Federal education funding is on the rise—but there are disparities in which states are reaping the most benefits.


A little-known provision of the Every Student Succeeds Act allows students who attend a "persistently dangerous school," or who become the victim of a violent crime on school grounds, to transfer to a safer school.


The U.S. Department of Education's internal watchdog—the Office of the Inspector General—will be looking at the agency's process dismissing civil rights complaints, its oversight of accountability systems, and other issues.


DeVos said that the country's higher education system is in "crisis" thanks in part to a "government takeover of the student lending system" under the Obama administration. That claim met with strong criticism.


At least five states want to gauge school performance in part on access to arts education.


Federal lawmakers had a big menu of issues to tackle, like DACA, student-data privacy, and higher education, during this Congress. But the list of accomplishments may fall short of what many sought or expected.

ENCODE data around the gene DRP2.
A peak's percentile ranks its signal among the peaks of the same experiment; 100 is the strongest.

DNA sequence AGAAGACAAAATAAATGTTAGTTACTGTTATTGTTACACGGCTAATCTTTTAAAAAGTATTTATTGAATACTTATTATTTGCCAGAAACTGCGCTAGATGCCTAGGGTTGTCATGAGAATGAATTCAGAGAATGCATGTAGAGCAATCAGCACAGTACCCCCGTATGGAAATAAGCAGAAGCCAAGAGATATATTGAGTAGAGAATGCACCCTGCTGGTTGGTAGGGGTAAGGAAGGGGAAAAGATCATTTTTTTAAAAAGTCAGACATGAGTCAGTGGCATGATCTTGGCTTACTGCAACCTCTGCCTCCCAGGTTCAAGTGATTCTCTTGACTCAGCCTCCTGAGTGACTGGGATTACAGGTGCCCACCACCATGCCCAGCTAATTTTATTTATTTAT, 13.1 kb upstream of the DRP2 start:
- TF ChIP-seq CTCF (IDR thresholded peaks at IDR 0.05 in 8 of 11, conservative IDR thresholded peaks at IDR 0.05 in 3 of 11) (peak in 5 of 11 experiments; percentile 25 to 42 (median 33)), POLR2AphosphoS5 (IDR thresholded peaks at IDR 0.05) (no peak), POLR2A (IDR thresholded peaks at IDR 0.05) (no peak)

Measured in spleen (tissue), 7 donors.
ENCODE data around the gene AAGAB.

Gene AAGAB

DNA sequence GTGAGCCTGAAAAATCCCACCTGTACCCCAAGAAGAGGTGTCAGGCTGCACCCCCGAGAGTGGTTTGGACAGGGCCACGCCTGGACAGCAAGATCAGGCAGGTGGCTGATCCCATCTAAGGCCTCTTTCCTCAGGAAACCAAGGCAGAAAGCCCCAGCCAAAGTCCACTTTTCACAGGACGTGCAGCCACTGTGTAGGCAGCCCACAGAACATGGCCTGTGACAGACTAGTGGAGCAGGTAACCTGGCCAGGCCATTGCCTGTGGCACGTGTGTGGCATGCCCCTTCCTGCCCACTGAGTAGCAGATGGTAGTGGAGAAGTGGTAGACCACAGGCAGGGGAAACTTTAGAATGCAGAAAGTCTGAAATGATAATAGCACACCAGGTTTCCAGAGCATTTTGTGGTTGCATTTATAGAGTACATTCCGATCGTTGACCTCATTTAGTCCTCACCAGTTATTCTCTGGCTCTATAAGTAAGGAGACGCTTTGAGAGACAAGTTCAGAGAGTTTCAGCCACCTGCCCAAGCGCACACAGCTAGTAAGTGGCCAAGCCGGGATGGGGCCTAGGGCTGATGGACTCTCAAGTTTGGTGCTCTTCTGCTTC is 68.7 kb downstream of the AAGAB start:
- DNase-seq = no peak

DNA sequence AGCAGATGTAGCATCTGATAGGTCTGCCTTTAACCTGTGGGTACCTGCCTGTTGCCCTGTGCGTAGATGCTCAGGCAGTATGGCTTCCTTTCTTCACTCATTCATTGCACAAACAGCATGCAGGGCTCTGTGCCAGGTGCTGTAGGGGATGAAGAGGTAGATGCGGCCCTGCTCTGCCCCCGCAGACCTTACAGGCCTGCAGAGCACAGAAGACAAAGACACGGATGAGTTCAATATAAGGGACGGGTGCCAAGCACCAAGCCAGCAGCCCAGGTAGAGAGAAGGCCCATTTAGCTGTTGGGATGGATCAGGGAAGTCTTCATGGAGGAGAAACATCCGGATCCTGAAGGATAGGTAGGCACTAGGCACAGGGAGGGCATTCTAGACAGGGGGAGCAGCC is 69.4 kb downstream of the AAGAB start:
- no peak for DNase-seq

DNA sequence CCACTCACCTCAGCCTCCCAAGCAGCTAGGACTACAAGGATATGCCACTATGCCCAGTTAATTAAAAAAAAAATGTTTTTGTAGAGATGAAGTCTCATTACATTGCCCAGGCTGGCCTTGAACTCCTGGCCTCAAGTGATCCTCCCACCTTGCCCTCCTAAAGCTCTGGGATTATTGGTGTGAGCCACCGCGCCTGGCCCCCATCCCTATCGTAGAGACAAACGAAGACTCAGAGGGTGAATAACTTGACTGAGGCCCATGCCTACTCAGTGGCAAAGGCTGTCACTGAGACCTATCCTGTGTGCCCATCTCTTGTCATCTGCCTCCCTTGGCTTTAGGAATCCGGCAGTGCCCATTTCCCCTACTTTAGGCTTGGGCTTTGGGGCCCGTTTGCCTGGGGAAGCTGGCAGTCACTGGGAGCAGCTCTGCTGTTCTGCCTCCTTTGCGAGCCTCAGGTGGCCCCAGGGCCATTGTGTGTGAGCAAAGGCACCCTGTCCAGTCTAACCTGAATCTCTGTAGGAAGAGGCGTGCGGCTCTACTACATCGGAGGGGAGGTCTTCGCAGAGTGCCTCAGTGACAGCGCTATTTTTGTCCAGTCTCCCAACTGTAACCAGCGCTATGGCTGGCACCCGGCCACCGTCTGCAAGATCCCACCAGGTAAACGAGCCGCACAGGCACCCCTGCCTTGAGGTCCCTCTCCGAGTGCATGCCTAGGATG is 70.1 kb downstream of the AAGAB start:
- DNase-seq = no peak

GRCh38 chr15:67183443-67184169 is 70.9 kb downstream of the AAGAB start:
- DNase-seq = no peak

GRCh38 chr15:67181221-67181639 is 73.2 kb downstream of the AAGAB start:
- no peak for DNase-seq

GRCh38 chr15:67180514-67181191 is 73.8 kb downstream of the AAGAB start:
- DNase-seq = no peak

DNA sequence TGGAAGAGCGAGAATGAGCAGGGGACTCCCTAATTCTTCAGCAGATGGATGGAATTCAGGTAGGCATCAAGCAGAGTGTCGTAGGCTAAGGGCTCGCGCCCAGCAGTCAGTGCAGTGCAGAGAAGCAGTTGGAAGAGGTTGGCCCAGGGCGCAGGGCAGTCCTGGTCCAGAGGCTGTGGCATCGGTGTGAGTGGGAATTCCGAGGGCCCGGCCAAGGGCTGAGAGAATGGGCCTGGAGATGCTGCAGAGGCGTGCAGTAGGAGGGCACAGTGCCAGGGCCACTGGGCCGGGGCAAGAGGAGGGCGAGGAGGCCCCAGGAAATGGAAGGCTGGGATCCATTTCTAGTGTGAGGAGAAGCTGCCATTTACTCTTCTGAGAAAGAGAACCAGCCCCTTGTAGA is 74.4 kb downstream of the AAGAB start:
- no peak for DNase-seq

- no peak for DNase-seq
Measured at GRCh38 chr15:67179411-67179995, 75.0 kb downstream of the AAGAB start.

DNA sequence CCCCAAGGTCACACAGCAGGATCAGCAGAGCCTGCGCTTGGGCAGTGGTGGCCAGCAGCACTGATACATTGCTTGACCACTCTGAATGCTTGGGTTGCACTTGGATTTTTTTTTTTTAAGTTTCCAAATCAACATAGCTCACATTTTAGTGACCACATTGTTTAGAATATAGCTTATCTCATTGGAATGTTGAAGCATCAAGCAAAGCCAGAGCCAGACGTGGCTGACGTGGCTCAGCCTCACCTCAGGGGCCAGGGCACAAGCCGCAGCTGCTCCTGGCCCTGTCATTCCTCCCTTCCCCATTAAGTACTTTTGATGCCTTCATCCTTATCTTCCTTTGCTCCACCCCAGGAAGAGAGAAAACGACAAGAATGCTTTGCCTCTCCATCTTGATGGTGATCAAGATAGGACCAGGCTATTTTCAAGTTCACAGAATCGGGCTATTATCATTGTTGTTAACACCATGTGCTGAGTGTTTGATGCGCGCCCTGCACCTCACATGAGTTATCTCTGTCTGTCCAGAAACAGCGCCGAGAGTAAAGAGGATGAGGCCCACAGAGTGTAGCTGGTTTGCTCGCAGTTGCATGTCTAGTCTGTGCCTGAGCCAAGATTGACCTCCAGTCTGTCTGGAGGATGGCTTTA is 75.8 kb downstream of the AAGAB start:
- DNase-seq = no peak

Pastorek, who helped lead the overhaul of New Orleans' schools after Hurricane Katrina, will help the island with everything from ESSA to philanthropic support as its schools recover from Hurricane Maria.


The office for civil rights is reversing itself on several key changes in the manual that outlines how it investigates civil rights claims.


State chiefs who want to make changes to the ESSA plans must first consult with their governors, and give the education community an opportunity to comment.


While most of the debate over Title IX, the federal law that prohibits sexual discrimination in education, has centered on colleges and universities, the new civil rights guidance will affect K-12 schools, too.


Follow This Blog

Advertisement

Most Viewed on Education Week

Categories

Archives

Recent Comments